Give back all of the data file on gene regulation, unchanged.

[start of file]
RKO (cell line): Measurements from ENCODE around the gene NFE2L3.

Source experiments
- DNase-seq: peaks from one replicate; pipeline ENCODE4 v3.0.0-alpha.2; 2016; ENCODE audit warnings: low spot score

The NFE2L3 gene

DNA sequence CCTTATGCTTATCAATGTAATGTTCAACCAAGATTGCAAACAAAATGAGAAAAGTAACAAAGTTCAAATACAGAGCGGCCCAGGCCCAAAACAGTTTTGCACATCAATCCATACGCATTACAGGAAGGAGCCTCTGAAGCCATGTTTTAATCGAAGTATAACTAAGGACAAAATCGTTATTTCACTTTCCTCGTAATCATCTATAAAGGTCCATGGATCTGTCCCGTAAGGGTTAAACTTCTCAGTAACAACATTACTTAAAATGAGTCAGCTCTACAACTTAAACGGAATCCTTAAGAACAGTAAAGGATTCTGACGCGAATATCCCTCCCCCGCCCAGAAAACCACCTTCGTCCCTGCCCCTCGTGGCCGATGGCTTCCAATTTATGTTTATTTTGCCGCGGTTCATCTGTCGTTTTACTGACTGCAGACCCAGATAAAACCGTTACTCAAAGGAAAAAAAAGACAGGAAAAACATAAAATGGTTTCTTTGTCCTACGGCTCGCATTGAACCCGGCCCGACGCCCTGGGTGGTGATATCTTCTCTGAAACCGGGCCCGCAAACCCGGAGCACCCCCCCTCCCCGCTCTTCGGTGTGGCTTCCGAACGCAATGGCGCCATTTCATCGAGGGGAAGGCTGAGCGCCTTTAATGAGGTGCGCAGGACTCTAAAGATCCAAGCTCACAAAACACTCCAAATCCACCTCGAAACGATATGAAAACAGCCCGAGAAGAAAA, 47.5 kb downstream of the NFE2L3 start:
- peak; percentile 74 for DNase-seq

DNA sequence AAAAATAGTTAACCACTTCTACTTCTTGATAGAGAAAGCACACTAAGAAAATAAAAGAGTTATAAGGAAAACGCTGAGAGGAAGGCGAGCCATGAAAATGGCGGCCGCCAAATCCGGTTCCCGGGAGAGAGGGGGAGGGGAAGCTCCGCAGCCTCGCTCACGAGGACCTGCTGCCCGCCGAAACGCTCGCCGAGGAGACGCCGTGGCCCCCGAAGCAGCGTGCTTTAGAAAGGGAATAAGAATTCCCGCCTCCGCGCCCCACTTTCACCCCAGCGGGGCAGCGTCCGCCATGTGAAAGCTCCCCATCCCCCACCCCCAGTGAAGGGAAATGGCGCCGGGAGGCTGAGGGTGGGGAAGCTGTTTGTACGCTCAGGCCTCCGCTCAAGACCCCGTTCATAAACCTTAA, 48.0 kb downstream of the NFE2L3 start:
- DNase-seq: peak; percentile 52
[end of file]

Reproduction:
RKO (cell line): Measurements from ENCODE around the gene NFE2L3.

Source experiments
- DNase-seq: peaks from one replicate; pipeline ENCODE4 v3.0.0-alpha.2; 2016; ENCODE audit warnings: low spot score

The NFE2L3 gene

DNA sequence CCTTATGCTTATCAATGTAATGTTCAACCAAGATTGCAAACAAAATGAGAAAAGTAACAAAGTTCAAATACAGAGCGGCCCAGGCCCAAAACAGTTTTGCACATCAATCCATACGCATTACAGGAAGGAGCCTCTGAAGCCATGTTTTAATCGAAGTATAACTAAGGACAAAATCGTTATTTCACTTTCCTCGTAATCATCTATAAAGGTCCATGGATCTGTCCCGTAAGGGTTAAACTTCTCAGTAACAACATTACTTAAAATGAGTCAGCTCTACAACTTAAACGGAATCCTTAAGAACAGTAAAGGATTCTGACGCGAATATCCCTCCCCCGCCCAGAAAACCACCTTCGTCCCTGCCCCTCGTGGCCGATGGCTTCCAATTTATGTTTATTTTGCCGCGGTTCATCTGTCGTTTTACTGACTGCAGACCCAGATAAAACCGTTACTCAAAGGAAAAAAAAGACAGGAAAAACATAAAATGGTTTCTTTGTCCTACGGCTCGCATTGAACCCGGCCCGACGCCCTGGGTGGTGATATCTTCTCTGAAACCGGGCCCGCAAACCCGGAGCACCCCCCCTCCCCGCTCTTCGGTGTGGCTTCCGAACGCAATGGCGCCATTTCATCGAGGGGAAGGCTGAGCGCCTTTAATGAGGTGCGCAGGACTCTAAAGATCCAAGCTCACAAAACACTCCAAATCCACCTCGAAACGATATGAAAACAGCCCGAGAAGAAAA, 47.5 kb downstream of the NFE2L3 start:
- peak; percentile 74 for DNase-seq

DNA sequence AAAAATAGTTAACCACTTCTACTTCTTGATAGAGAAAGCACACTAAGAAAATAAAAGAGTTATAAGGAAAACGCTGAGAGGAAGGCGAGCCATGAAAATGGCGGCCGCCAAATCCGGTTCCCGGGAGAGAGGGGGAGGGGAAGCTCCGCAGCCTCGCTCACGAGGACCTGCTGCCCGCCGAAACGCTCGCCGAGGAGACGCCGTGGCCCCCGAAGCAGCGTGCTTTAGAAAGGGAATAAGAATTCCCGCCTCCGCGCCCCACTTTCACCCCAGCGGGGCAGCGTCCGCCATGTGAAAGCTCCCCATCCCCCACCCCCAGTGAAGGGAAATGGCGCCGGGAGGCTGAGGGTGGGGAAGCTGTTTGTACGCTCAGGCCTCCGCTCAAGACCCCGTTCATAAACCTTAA, 48.0 kb downstream of the NFE2L3 start:
- DNase-seq: peak; percentile 52